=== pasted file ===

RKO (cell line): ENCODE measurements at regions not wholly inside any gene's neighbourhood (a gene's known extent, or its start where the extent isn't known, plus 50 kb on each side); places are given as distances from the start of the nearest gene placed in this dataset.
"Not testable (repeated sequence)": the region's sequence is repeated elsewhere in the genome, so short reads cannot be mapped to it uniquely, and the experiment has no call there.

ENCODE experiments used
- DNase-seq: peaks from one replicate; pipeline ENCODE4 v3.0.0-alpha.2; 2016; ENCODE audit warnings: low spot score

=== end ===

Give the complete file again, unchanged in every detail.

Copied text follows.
RKO (cell line): ENCODE measurements at regions not wholly inside any gene's neighbourhood (a gene's known extent, or its start where the extent isn't known, plus 50 kb on each side); places are given as distances from the start of the nearest gene placed in this dataset.
"Not testable (repeated sequence)": the region's sequence is repeated elsewhere in the genome, so short reads cannot be mapped to it uniquely, and the experiment has no call there.

ENCODE experiments used
- DNase-seq: peaks from one replicate; pipeline ENCODE4 v3.0.0-alpha.2; 2016; ENCODE audit warnings: low spot score